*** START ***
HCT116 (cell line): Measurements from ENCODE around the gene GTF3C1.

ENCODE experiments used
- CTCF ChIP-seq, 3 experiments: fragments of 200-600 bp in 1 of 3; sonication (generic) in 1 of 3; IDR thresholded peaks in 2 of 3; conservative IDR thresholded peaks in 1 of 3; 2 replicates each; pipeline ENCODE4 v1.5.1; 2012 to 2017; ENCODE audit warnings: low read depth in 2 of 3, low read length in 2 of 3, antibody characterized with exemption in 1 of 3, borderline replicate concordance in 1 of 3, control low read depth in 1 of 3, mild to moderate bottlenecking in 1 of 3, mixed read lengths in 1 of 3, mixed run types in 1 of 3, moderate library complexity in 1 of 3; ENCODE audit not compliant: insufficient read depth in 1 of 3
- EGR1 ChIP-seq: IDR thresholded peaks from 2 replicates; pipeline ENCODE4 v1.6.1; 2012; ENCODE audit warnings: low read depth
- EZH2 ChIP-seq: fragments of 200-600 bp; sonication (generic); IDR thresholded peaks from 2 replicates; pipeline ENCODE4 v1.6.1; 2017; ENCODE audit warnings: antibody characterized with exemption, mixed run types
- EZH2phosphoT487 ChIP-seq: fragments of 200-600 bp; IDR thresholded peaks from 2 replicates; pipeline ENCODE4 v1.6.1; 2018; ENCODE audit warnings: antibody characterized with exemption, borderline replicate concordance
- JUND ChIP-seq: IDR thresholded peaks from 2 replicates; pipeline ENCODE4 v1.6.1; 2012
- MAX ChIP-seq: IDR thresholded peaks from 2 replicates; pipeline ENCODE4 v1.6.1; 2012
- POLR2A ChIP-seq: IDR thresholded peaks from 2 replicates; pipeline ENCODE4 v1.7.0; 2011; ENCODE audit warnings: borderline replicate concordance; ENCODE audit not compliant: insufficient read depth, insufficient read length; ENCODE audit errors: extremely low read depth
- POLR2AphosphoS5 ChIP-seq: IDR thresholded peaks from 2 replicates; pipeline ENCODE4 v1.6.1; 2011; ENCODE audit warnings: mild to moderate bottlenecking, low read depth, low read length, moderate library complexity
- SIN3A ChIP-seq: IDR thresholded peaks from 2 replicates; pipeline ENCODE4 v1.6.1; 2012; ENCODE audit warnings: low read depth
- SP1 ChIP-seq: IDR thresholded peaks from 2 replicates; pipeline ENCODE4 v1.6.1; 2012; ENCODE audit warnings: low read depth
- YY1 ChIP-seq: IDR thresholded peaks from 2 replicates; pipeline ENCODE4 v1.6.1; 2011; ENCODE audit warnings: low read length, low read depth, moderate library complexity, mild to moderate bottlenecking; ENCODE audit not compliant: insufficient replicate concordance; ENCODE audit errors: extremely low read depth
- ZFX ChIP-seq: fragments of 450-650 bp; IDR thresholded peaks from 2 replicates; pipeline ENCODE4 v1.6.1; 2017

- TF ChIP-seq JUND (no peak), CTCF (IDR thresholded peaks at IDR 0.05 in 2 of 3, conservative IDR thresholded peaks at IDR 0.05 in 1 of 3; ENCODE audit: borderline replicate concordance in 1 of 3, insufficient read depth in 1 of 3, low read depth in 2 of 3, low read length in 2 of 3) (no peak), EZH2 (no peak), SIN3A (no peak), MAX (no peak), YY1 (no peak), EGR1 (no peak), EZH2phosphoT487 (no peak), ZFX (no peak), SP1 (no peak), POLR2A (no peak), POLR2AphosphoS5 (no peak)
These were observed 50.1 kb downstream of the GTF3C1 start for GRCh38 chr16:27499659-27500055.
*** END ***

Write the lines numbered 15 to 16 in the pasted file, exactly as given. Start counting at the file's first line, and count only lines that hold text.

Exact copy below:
- TF ChIP-seq JUND (no peak), CTCF (IDR thresholded peaks at IDR 0.05 in 2 of 3, conservative IDR thresholded peaks at IDR 0.05 in 1 of 3; ENCODE audit: borderline replicate concordance in 1 of 3, insufficient read depth in 1 of 3, low read depth in 2 of 3, low read length in 2 of 3) (no peak), EZH2 (no peak), SIN3A (no peak), MAX (no peak), YY1 (no peak), EGR1 (no peak), EZH2phosphoT487 (no peak), ZFX (no peak), SP1 (no peak), POLR2A (no peak), POLR2AphosphoS5 (no peak)
These were observed 50.1 kb downstream of the GTF3C1 start for GRCh38 chr16:27499659-27500055.